Ensuring health and wellbeing is absolutely essential for the achievement of creativity, productivity and leadership; something high achievers know all too well. We also know the power of leading by example, and how a CEO can radically affect the culture, drive and connectivity within an organisation – for both employees and customers.

So why are so many CEOs that I work with struggling to find that perfect balance – that trifecta of leading from within, leading by example and ultimately leading others on the importance of business and personal vitality?

Long hours, large financial decisions, board level responsibility and commitments to industry social events equate to constant withdrawals on a CEO’s reservoir of personal vitality and wellbeing. We all need to ask ourselves:

  • Are you leading with energy and a sense of purpose?
  • What’s the best use of your time, and do you have time out for yourself to create space for making strategic decisions?
  • Are you in good health, and are you demonstrating the importance of well-being in the workplace?

The Australian workplace wellness survey states that the challenge for employers is in taking a strategic and measurable approach to human capital, starting with the leaders themselves.

Here are the five pillars of performance that will assist you in leading by example and being personally accountability from within your organisation:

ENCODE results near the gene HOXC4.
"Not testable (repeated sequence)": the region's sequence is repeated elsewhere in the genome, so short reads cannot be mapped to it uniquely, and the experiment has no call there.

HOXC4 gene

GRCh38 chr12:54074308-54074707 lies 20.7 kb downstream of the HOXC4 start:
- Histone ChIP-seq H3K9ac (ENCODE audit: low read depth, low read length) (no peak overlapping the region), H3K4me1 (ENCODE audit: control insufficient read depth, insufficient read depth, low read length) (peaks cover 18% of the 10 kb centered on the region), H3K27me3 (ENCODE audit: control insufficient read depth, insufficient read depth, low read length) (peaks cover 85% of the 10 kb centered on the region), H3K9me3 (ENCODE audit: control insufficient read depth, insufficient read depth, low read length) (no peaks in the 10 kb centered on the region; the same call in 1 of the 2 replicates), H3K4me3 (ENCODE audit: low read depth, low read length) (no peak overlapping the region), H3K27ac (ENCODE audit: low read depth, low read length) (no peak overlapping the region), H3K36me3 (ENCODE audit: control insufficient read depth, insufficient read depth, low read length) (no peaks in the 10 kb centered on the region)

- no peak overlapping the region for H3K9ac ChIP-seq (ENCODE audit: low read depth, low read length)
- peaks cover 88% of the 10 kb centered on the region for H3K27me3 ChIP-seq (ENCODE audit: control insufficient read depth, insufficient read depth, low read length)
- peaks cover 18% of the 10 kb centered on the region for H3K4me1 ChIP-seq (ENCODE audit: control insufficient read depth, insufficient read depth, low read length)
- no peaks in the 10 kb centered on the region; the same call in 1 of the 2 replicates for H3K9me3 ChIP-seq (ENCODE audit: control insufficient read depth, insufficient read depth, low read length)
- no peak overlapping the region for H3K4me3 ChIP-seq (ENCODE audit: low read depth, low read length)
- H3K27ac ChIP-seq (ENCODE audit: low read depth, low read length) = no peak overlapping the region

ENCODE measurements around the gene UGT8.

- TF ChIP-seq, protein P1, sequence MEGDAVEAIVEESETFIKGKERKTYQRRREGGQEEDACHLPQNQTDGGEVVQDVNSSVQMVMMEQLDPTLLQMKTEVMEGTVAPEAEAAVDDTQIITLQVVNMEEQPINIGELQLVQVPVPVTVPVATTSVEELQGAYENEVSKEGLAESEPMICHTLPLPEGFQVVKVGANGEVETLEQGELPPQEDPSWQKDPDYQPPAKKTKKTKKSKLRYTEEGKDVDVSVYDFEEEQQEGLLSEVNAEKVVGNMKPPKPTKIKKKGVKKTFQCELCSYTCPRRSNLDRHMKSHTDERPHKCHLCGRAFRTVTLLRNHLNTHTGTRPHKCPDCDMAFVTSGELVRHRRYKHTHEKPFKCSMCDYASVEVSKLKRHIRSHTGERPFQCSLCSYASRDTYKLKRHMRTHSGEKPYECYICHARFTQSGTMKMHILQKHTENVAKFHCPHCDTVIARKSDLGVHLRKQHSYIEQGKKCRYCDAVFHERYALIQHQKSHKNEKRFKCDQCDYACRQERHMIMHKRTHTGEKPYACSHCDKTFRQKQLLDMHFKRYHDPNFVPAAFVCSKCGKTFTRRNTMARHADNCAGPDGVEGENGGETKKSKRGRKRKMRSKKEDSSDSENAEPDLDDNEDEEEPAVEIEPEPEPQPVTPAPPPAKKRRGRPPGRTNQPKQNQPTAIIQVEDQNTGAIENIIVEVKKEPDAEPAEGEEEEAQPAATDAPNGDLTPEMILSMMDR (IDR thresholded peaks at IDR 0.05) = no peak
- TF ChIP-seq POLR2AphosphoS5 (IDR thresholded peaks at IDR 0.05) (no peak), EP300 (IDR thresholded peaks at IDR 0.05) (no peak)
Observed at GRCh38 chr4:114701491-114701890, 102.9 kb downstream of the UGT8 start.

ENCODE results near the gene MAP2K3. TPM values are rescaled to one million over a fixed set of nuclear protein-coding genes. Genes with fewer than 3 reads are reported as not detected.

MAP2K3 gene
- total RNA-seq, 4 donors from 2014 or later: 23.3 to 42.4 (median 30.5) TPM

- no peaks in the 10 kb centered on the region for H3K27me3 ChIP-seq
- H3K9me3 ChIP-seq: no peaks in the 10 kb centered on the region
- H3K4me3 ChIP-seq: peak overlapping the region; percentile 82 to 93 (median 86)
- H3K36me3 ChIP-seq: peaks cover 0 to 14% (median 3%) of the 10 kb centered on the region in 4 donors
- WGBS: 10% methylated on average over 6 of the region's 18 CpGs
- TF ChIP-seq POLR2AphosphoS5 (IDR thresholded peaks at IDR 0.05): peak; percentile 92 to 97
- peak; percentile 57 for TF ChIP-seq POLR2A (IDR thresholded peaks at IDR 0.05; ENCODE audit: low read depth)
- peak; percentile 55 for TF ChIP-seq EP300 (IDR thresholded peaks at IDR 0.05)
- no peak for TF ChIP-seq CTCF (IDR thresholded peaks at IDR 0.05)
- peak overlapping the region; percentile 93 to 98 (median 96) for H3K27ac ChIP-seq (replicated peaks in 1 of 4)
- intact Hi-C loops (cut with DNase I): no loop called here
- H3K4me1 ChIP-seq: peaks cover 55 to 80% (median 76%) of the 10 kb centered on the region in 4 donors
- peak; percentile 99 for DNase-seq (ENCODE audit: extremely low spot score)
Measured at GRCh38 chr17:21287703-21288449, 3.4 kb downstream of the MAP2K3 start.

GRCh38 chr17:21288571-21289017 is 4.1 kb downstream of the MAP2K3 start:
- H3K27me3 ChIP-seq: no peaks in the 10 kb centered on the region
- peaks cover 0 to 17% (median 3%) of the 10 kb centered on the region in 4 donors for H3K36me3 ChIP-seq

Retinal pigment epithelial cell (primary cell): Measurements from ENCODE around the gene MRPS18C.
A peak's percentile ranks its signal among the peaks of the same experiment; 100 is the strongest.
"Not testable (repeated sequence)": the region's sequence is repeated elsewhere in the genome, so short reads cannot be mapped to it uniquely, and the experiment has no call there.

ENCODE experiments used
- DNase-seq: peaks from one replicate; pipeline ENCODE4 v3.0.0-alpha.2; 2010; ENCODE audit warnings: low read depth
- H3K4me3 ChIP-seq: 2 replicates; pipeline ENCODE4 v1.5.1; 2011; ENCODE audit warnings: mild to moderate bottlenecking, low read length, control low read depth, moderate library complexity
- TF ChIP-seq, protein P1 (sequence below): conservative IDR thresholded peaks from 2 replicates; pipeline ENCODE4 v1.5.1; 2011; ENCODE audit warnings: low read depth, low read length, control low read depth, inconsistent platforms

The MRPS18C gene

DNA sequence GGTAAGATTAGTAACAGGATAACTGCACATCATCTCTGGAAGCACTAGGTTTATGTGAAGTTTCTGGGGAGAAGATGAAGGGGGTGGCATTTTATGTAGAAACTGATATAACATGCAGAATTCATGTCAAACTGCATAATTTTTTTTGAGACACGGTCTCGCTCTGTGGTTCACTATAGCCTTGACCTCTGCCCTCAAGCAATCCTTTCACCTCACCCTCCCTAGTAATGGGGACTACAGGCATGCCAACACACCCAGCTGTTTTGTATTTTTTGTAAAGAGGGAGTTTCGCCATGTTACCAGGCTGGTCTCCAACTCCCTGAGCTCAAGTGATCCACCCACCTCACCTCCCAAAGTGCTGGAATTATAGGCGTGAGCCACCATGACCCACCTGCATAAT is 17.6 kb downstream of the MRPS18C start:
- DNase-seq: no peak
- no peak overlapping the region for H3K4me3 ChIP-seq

1. Fitness and wellbeing: find exercise and activities you love and do them weekly. Mental agility requires physical health; so don’t put activity at the bottom of your priority list. Schedule it into your week as a matter of importance. When you consider that 14.4 minutes is one per cent of your day, doing a 15-minute work out each morning seems quite feasible. Do the WakeUpWorkout; walk, swim or jog for 15mins a day, and in 100 days you will be 100 per cent better off than where you are now.

2. Admin and productivity: key KPIs both inside and outside of your role, should be worked on regularly, not just each quarter. When setting KPIs you should consider staff, management and your own personal admin and planning, and then create a plan that will enable you to execute the areas consistently. If you’re delegating tasks, then ensure you receive weekly updates. Bear in mind that a winning week financially creates and much better commercial month.

3. Friends: since we have limited free time it’s important that you choose who you spend it with wisely. Spend time with friends and colleagues you value; those who support you, understand your drive and who you enjoy the company of.

4. Family: It’s crucial to consider your family time, responsibilities and moments with those you love on a weekly basis, and not just let months and years fly by where they are last on the list. When you’re at home be present – put the phone down for a few moments and spend quality time with your family.

5. Me time: all great leaders need time to think, plan and be visionary. Ensure you create space for this each week by having some time alone. Take time out to check in with where you are at in your week, to consider big strategic decisions or to tune into the smaller issues that need your experience and advice.

6. … and the sixth pillar is giving back. Get involved in your community, become a mentor, do some charity work or just spend some quality time with those close to you. Giving back is not always about financial contribution; it’s also about supporting those around you.

My biggest advice is to make these five pillars ‘business as usual,’ and integrate them into your teams, direct reports, and the company culture at large.